How Did Women Use Clothing In The Elizabethan Era

425 Words2 Pages
Fashion and clothing during the Elizabethan era placed a lot of emphasis on social class. How men or women dressed directly correlated to their position in society. Stiff, colorful, and decorative clothing distinguished royalty or wealthy individuals. Wealthy men often wore many layers of clothing decorated with trimmings, distinct colors, and buttons. The outfit (or dress) was bound with laces or buttons. The clothing was generally covered with silk, fur, or jewels to promote extravagance or represent an individual’s wealth. Each layer of clothing usually contained padding of some sort, which in turn altered the overall shape of the outfit. Men also wore cloaks and corsets, and often adorned themselves with jewels and gold. All of these features…show more content…
Their dresses were composed of a “frame” that consisted of wire and wood. The woman’s body was often pressed and squeezed by the frame, which resulted in discomfort. This frame emphasized the waist area, as a women’s waist appeared to be much wider and bigger than it actually was. They then layered themselves with blouses, petticoats, gowns, and sleeves with different colors and trimmings. Women’s dresses were also fastened with lace. Large collars covered with ruff were worn around the neck. Women’s shoes had extremely high heels in order to give them a noticeable increase in height. Women were extremely stiff and somewhat restricted in terms of movement, due to their large “waists” and wide dresses. Like the men, wealthy women appeared to be much bigger and “puffy” than they really were. Little to no skin was shown, as their clothing covered most of their bodies. Wigs and hats were also common garments for the nobility. Feathers and buttons were adorned as ornamentation and complemented a person’s hat. The peasant’s clothing and garments were much simpler. Commoners were not allowed to wear bright, rich colors due to their lack of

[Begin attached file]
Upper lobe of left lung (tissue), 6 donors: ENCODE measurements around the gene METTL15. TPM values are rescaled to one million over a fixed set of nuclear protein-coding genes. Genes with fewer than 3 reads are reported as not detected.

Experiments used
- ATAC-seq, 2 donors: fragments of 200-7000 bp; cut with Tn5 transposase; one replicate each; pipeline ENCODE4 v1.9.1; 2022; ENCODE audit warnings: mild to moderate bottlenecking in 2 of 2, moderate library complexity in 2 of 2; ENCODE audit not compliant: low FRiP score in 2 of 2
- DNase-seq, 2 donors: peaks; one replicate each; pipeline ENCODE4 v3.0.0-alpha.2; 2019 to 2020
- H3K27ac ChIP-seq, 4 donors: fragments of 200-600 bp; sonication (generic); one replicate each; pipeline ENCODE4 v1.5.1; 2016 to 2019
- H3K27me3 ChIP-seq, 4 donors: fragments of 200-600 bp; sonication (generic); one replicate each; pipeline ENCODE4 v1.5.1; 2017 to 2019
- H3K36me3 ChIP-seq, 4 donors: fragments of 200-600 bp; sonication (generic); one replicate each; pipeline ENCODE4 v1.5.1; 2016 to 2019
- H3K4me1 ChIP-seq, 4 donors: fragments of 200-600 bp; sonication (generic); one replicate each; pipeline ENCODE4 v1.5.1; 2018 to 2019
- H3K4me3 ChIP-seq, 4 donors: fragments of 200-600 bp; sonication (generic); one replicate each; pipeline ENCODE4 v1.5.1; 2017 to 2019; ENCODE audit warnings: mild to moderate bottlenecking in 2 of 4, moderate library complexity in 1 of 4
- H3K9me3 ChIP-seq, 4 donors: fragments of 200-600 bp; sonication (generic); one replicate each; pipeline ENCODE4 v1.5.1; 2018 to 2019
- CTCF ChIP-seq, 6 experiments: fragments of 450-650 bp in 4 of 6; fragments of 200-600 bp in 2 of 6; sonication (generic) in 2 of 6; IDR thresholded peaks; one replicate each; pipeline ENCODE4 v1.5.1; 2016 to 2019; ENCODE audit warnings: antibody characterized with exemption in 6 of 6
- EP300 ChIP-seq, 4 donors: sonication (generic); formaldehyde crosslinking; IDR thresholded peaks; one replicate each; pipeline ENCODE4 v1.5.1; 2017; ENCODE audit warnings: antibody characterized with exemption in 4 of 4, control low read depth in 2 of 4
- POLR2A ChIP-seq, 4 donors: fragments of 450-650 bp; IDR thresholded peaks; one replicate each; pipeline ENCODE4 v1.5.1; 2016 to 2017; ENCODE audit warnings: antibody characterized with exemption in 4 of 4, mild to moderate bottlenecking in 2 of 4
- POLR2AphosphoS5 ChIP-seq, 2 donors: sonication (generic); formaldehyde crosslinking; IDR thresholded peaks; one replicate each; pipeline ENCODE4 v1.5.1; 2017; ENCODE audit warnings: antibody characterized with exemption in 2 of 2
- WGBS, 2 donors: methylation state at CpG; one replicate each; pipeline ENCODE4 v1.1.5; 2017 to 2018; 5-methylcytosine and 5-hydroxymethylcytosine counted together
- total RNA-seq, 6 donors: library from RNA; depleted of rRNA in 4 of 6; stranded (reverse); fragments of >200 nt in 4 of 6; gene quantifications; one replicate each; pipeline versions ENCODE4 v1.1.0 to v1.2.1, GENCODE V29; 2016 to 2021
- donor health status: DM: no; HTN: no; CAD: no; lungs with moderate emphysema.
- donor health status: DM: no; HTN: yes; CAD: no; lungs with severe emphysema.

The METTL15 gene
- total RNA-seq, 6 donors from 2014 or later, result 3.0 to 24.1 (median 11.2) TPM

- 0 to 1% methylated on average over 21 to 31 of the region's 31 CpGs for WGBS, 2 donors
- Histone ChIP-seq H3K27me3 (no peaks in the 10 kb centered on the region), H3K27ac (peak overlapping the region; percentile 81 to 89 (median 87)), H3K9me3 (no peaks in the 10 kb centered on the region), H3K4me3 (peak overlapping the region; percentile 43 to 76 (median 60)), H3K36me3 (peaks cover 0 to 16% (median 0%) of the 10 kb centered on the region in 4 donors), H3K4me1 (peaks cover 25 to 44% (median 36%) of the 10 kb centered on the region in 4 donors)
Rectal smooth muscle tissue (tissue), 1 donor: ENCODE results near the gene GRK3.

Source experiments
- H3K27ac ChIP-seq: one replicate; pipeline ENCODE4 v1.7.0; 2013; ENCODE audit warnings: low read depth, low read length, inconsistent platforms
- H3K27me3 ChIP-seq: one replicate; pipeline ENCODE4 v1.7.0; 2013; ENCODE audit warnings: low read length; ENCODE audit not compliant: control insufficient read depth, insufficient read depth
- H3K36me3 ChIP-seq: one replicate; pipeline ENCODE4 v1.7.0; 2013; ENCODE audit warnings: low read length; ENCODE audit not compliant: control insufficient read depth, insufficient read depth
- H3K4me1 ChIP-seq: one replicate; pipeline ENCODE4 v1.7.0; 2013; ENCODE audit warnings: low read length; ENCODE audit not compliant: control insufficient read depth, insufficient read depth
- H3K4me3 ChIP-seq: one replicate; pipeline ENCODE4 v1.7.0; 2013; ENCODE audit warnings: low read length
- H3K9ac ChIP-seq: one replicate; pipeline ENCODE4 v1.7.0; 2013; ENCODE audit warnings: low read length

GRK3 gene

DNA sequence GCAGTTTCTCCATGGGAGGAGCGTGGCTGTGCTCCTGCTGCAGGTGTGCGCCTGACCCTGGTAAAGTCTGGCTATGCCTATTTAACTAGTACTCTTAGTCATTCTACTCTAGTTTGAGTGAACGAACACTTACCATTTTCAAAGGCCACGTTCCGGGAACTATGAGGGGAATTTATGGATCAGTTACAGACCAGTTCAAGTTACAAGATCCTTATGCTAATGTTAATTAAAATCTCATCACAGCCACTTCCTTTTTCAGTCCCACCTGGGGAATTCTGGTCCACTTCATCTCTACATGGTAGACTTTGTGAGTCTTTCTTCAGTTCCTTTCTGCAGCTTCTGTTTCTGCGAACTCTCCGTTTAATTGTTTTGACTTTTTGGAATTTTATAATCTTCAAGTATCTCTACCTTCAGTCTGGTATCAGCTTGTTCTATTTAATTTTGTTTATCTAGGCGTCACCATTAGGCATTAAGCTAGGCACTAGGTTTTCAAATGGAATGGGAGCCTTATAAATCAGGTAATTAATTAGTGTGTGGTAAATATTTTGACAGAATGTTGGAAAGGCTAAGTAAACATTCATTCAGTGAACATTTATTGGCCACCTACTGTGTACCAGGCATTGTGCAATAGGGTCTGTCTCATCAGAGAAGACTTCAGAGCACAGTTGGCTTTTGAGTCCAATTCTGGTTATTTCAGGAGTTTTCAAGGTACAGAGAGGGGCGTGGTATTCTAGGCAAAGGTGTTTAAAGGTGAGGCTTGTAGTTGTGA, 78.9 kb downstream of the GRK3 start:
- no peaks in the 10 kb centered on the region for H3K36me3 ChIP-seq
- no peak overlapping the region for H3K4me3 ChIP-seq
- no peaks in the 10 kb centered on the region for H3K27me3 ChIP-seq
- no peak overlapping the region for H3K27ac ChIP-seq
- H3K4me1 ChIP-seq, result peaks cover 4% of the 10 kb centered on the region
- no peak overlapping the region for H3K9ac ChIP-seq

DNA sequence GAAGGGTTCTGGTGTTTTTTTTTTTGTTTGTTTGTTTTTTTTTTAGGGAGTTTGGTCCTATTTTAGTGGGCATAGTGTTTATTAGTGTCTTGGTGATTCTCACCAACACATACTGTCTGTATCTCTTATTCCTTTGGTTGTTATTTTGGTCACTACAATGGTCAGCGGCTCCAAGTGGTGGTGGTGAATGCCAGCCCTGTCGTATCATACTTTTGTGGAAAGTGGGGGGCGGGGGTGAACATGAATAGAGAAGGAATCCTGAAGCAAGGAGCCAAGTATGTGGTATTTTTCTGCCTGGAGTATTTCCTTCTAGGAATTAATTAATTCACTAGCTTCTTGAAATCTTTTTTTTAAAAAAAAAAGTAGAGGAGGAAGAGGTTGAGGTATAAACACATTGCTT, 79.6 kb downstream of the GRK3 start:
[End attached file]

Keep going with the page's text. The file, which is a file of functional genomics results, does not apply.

More about How Did Women Use Clothing In The Elizabethan Era

Open Document